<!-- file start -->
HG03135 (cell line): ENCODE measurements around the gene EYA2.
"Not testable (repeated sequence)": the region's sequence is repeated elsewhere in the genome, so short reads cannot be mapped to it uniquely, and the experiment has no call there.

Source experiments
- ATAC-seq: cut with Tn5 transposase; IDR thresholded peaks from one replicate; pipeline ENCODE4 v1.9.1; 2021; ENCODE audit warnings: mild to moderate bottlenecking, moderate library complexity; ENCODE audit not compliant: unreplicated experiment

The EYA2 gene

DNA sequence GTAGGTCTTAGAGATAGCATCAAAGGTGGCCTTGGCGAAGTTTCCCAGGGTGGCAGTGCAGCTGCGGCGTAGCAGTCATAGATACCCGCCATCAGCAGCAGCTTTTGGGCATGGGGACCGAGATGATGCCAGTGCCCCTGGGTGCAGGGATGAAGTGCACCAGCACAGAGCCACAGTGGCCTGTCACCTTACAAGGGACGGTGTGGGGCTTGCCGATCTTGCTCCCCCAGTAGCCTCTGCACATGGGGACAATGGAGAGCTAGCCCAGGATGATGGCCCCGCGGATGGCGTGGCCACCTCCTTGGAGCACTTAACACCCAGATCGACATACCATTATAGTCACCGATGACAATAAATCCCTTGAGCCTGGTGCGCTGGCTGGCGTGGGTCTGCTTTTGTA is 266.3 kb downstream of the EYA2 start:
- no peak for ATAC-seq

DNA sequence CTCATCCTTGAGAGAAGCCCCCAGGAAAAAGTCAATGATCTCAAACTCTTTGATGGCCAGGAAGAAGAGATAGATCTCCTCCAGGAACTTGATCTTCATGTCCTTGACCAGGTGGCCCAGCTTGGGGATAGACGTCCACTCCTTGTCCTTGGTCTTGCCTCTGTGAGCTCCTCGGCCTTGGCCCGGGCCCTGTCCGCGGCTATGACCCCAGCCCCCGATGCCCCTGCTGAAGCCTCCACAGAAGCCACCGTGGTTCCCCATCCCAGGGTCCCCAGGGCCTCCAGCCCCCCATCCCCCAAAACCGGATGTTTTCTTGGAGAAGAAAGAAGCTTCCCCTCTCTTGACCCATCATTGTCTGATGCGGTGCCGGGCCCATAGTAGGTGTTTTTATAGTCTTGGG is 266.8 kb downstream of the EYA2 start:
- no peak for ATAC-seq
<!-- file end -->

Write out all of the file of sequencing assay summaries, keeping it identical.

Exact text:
HG03135 (cell line): ENCODE measurements around the gene EYA2.
"Not testable (repeated sequence)": the region's sequence is repeated elsewhere in the genome, so short reads cannot be mapped to it uniquely, and the experiment has no call there.

Source experiments
- ATAC-seq: cut with Tn5 transposase; IDR thresholded peaks from one replicate; pipeline ENCODE4 v1.9.1; 2021; ENCODE audit warnings: mild to moderate bottlenecking, moderate library complexity; ENCODE audit not compliant: unreplicated experiment

The EYA2 gene

DNA sequence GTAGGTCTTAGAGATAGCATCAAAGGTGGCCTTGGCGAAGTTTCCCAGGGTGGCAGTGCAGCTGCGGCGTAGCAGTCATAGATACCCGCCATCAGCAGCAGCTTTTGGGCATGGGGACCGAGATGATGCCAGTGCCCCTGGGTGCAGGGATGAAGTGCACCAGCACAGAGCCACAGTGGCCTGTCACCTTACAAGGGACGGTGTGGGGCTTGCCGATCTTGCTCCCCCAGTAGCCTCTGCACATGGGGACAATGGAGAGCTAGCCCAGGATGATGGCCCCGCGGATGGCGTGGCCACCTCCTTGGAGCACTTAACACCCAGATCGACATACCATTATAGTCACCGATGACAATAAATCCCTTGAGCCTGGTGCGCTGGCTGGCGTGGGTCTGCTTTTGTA is 266.3 kb downstream of the EYA2 start:
- no peak for ATAC-seq

DNA sequence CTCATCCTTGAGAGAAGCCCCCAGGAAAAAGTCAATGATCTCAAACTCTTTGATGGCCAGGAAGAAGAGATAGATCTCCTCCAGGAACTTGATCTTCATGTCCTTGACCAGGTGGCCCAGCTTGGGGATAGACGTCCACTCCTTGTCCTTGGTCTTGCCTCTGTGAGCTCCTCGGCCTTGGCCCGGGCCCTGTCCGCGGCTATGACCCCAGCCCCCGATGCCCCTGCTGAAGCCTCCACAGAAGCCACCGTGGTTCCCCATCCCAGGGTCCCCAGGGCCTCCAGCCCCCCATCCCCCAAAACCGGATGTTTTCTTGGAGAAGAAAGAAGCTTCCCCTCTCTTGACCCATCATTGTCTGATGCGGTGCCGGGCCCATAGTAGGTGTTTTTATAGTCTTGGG is 266.8 kb downstream of the EYA2 start:
- no peak for ATAC-seq